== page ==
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trudyjean82(z8SWGA)

I personally don't like artichokes is why I don't plant them. trudyjean

    Bookmark   August 28, 2005 at 2:29PM
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organica(7RichmondVA)

I grew artichokes on the west coast but they got so many aphids, I stopped. I'm thinking of trying again in my current location.
-O

    Bookmark   September 4, 2005 at 10:10PM
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Wayne_Georgia(North Georgia)

A suggestion for you. Last year I collected every kind of Lettuce Seed I could find and mixed it all together in a row. Depending on how cold it gets, it may not all make it through the winter but while it lasted it was wonderful. Great fresh salads. Snip it, wash it, eat it...

    Bookmark   September 6, 2005 at 8:24AM
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organica(7RichmondVA)

Wayne:
Yum!
-O

    Bookmark   September 6, 2005 at 9:58PM
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sweety13(z4ME)

I can only say...I am sooo jealous of you all! :) I am going to grow SNOW!!

    Bookmark   September 7, 2005 at 9:17PM
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silybum(Sunset 16/z8b)

Snow peas, shelling peas, carrots, leeks, onions, scallions, garlic, fava beans, lettuce, greens, calendula, stock, viola, carnations, sweet Peas.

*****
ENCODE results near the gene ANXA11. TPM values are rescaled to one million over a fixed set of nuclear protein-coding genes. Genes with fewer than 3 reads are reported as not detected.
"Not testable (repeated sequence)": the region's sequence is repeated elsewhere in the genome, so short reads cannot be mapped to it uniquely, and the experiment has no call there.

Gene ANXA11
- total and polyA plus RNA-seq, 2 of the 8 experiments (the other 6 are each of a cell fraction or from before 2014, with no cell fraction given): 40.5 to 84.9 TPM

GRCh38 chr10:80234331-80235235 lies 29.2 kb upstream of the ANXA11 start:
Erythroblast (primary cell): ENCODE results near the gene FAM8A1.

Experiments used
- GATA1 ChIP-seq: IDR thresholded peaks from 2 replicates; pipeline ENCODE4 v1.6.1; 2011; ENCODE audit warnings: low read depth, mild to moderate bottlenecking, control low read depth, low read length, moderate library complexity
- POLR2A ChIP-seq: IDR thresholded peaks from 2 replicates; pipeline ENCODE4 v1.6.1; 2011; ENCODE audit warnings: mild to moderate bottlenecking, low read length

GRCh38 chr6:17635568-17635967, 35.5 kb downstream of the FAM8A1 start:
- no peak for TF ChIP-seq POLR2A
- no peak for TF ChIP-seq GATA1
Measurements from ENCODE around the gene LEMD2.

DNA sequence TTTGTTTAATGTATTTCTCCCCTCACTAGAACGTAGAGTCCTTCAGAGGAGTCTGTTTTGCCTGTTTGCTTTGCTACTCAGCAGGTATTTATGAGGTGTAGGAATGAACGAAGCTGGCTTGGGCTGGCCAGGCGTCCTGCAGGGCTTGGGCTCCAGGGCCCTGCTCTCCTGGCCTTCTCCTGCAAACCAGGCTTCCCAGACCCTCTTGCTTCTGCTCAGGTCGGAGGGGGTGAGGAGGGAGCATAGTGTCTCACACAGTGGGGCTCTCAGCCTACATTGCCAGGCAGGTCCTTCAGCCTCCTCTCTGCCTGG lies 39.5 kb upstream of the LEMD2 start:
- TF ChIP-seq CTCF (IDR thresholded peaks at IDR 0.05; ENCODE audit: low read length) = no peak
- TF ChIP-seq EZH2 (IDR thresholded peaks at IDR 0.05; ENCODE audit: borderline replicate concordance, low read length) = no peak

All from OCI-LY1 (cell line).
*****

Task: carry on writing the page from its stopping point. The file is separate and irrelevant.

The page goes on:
Bookmark   September 7, 2005 at 11:06PM
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MLcom(z6NJ)

Spinach, collards, beets, carrots, lettuce and a few leeks.

    Bookmark   September 27, 2005 at 10:56PM
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organica(7RichmondVA)

Lettuce, collards, kale, mizuna, carrots, leeks, mache, three kinds of radishes, beets, garlic, onions, broccoli, cabbage, cauliflower and fava beans.
-O

    Bookmark   September 29, 2005 at 7:50PM
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kcsunflower(ohio)

Oh my I am impressed, but in zone 5 I am growing cabbage, carrots and garlic. Gave my Mom beet seeds and did not buy anymore so I'll get the yummy beets from her garden. Karen

    Bookmark   September 30, 2005 at 5:59PM
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loblolly9(z9 SC)

Are most of you planting seeds or plants? A friend of mine who helped develop my interest in gardening came over yesterday and we discussed this topic. He thinks seeds are a act of love and prefers to buy plants from a local garden center or Lowe's.

What do you think?

    Bookmark   September 30, 2005 at 6:30PM
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MLcom(z6NJ)